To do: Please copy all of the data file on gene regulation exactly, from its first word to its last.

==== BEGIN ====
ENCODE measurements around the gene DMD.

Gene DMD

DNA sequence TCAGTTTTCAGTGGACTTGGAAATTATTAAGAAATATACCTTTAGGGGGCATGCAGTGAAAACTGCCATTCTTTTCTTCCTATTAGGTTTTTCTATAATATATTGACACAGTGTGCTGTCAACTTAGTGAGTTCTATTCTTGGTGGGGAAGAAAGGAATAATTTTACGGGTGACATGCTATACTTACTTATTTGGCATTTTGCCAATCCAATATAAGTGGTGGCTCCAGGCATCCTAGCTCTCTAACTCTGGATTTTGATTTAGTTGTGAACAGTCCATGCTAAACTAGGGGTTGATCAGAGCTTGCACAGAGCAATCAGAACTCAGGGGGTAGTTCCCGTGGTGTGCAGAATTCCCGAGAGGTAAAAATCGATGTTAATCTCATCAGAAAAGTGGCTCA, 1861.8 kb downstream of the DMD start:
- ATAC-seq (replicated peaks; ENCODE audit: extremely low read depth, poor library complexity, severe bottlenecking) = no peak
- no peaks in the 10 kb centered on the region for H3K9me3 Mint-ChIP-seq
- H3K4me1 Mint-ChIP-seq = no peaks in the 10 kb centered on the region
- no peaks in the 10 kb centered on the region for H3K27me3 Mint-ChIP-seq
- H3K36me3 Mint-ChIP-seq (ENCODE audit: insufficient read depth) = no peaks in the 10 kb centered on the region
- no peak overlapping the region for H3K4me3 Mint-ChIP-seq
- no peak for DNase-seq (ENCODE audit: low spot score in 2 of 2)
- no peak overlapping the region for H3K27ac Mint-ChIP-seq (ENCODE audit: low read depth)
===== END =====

ENCODE measurements around the gene DMD.

Gene DMD

DNA sequence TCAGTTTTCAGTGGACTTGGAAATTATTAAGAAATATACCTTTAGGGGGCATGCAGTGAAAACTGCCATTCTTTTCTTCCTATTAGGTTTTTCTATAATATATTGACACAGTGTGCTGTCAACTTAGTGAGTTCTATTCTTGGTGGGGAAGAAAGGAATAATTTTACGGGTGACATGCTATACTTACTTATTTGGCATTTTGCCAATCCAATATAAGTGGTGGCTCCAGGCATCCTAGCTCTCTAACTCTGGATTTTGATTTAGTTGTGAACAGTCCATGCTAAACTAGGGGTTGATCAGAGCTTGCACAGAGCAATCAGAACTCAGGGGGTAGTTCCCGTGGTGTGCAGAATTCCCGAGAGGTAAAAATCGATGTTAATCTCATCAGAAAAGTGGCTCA, 1861.8 kb downstream of the DMD start:
- ATAC-seq (replicated peaks; ENCODE audit: extremely low read depth, poor library complexity, severe bottlenecking) = no peak
- no peaks in the 10 kb centered on the region for H3K9me3 Mint-ChIP-seq
- H3K4me1 Mint-ChIP-seq = no peaks in the 10 kb centered on the region
- no peaks in the 10 kb centered on the region for H3K27me3 Mint-ChIP-seq
- H3K36me3 Mint-ChIP-seq (ENCODE audit: insufficient read depth) = no peaks in the 10 kb centered on the region
- no peak overlapping the region for H3K4me3 Mint-ChIP-seq
- no peak for DNase-seq (ENCODE audit: low spot score in 2 of 2)
- no peak overlapping the region for H3K27ac Mint-ChIP-seq (ENCODE audit: low read depth)